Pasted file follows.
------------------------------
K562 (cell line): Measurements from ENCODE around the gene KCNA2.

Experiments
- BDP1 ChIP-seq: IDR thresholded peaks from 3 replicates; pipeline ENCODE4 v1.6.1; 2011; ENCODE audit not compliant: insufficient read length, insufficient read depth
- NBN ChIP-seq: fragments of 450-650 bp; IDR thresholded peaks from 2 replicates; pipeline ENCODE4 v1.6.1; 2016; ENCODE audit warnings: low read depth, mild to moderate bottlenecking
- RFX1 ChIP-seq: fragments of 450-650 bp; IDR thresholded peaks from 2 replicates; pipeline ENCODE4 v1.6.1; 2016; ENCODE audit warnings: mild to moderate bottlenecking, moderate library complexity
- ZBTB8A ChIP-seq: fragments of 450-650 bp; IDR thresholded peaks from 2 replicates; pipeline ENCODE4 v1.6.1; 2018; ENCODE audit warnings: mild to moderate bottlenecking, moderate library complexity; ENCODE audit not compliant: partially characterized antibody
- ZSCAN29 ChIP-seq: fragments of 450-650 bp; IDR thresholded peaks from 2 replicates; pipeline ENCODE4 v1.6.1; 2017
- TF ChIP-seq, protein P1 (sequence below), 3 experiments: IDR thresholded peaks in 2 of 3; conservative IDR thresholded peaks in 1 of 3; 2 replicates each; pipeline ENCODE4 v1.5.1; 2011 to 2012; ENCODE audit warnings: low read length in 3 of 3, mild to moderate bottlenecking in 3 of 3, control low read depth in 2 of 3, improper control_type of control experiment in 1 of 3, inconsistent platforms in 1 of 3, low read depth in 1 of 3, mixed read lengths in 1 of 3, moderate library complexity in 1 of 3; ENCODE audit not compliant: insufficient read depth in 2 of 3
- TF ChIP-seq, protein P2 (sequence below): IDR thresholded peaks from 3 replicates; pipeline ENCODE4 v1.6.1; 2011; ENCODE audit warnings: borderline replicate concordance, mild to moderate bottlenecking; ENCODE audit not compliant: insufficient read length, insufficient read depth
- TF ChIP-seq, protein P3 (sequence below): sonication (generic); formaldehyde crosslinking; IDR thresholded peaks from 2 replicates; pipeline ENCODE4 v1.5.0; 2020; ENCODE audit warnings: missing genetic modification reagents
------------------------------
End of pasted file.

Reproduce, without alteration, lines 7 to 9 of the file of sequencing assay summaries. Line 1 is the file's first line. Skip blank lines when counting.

- ZSCAN29 ChIP-seq: fragments of 450-650 bp; IDR thresholded peaks from 2 replicates; pipeline ENCODE4 v1.6.1; 2017
- TF ChIP-seq, protein P1 (sequence below), 3 experiments: IDR thresholded peaks in 2 of 3; conservative IDR thresholded peaks in 1 of 3; 2 replicates each; pipeline ENCODE4 v1.5.1; 2011 to 2012; ENCODE audit warnings: low read length in 3 of 3, mild to moderate bottlenecking in 3 of 3, control low read depth in 2 of 3, improper control_type of control experiment in 1 of 3, inconsistent platforms in 1 of 3, low read depth in 1 of 3, mixed read lengths in 1 of 3, moderate library complexity in 1 of 3; ENCODE audit not compliant: insufficient read depth in 2 of 3
- TF ChIP-seq, protein P2 (sequence below): IDR thresholded peaks from 3 replicates; pipeline ENCODE4 v1.6.1; 2011; ENCODE audit warnings: borderline replicate concordance, mild to moderate bottlenecking; ENCODE audit not compliant: insufficient read length, insufficient read depth